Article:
beta-Casein adsorption at the silicon oxide-aqueous solution interface: Calcium ion effects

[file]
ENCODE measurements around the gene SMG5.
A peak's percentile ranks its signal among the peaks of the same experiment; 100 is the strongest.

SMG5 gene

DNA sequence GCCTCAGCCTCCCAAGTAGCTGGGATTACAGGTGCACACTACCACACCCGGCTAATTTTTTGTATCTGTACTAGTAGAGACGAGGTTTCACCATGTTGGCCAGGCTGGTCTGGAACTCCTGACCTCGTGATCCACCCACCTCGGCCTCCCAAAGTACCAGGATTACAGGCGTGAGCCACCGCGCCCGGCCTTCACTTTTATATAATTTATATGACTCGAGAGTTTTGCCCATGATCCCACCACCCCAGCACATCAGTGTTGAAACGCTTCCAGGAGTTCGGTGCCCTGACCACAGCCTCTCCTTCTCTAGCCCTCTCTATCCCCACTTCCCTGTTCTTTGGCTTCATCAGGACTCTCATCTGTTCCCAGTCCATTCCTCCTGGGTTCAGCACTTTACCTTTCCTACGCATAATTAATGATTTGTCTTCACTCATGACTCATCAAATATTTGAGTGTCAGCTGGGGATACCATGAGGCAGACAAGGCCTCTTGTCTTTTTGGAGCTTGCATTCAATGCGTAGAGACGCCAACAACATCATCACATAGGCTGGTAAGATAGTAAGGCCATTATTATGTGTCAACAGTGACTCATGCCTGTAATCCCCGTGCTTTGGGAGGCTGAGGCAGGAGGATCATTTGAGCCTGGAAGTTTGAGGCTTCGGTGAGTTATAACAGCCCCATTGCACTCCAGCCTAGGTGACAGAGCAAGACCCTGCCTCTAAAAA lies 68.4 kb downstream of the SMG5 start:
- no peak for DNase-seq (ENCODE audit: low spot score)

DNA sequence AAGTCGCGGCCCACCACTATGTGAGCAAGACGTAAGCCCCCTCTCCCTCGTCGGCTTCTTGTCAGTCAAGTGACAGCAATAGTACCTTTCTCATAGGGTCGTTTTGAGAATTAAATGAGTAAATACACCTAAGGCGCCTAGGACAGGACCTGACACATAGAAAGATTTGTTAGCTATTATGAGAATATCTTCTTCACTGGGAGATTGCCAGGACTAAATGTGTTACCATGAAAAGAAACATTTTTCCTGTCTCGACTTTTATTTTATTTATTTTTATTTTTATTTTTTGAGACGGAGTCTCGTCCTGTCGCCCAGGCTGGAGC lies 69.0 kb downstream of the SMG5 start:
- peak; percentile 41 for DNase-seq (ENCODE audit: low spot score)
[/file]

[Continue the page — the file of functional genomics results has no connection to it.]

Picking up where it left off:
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Neutron reflectometry was used to investigate effects of calcium ions on the interfacial behavior of beta-casein at the silicon oxide-aqueous solution interface. The structural characteristics of the adsorbed layer were determined from reflectivity curves fitted to three- and two-layer optical models. The results showed that the presence of divalent calcium ions decreased the specific electrostatic adsorption affinity of the protein to silica compared with the calcium-free buffer system studied in an earlier work. In addition, it speeded up the adsorption suggesting that the slow kinetics seen in the calcium-free system are related to conformational adjustments of the beta-casein structure driven by the maximization of the number of positive charges on the polypeptide interacting with negative surface charges. In the calcium-free system, a dense inner layer resulted from this process, with cationic segments firmly bound to the negative surface, whereas in the presence of calcium, a less dense inner layer was formed. The difference in binding is also mirrored by the effects on the interfacial layer of a specific proteolytic enzyme, i.e., endoproteinase Asp-N. In the calcium-free case, an inner dense layer remained at the surface after the proteolytic cleavage of the polypeptide, whereas virtually nothing was left after enzymatic action in the presence of calcium ions.